The medical bills are being taken care of by Higgins’ parents. UMaine does pay for a secondary insurance policy that covers its athletes after they’ve spent the $10,000. That policy will cost the school $124,000 this year. If medical expenses surpass $90,000 for a single incident, the NCAA provides a catastrophic injury policy for its athletes. That hasn’t been tapped into at UMaine in Taylor’s eight years there.



Where universities like UMaine can really save athletes money, though, is by providing free rehabilitation after surgeries. Those costs could run $20,000 to $30,000 if the athlete had to go off-campus, Taylor said.

So that is what is keeping Higgins and Schaefer in Orono this summer. Higgins is working with the athletic trainer and the strength and conditioning staff to get his knee back in shape. He has been using an underwater treadmill to build strength and stamina without enduring the pressure on the knee that running outdoors would.

“I’ve had no issues. I feel like I’m in a good spot right now. I can’t say enough about the staff here. They’re the best,” Higgins said. “There are no qualms at all about the treatment I’ve received.”

Higgins’ praise for the university health care staff was echoed by five other athletes interviewed for this story. The athletes form a bond with their trainers and doctors. The only question for some is whether their families should be on the hook for the costs. None of the athletes knew precisely how much that was.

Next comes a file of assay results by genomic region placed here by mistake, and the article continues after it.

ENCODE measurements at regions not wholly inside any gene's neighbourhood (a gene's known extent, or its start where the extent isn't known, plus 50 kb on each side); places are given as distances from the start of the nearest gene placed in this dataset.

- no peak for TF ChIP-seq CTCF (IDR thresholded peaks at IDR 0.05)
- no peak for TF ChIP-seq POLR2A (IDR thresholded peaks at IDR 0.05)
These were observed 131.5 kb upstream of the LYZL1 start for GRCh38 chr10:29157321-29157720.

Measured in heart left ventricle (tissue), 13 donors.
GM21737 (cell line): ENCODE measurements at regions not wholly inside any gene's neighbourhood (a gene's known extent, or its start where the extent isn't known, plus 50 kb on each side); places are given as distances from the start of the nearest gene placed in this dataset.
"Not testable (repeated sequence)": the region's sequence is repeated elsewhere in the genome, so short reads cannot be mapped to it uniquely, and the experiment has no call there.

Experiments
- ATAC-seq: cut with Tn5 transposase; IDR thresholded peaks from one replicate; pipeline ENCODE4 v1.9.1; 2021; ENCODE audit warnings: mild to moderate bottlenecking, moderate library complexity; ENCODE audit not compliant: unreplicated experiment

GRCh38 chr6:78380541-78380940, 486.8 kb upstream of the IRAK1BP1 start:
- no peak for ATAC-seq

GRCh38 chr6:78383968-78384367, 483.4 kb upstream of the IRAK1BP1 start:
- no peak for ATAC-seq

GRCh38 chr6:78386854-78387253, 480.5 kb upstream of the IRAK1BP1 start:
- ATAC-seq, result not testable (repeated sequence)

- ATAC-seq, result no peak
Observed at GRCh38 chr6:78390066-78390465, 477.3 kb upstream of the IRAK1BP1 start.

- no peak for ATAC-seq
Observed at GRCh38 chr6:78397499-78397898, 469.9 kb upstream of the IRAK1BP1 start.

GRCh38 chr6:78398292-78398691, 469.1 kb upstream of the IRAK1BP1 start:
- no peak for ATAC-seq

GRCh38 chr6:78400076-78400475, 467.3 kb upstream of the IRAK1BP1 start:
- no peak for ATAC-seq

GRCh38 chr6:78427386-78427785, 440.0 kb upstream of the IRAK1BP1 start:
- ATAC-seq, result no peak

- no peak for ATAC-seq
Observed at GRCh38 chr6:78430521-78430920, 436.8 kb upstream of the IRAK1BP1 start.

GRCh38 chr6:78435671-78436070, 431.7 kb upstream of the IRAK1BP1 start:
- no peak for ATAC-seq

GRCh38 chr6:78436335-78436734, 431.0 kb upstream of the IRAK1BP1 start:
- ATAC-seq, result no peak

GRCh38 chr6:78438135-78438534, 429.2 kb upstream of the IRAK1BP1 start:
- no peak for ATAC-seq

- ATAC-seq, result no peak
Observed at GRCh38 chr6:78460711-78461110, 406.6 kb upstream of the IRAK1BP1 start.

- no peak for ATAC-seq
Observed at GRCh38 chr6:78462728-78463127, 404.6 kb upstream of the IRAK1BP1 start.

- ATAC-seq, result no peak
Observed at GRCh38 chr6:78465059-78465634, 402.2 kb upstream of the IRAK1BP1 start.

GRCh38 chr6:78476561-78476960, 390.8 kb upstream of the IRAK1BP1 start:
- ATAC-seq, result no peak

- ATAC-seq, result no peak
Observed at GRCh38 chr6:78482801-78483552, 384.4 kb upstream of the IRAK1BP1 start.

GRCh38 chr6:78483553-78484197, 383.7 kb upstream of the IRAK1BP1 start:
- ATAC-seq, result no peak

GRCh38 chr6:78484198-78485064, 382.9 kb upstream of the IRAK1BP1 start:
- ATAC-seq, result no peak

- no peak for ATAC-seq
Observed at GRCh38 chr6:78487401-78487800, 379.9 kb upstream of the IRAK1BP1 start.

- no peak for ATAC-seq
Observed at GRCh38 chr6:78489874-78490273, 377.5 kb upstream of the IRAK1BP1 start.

Schaefer broke his tibia and fibula in a football scrimmage Aug. 12, an injury reminiscent of the one notoriously suffered by former Washington Redskins quarterback Joe Theismann. Schaefer was playing right tackle when a running back was tackled into the back of his lower left leg.


“It was the right angle at the wrong time and snapped both bones clean in half,” Schaefer said. “It was one of the loudest noises I’ve ever heard. It just sounded like someone shot a cannon off in my ear.”

Schaefer had surgery the next day and missed what would have been his red-shirt freshman season. When swelling flared in October, he had to have a second surgery, a skin graft, which put him in the hospital for another week. The expected healing time is 12 to 18 months, meaning if all goes perfectly he’ll be ready to play when football practices begin Aug. 3.

He spends his time in the training room on the first floor of Memorial Gym, working on bending his repaired leg, stretching the calf, regaining his balance and strength. And forwarding insurance claim forms to his parents on the farm back in Maryland.

Schaefer said he’s never seriously questioned whether the physical toll is worth it.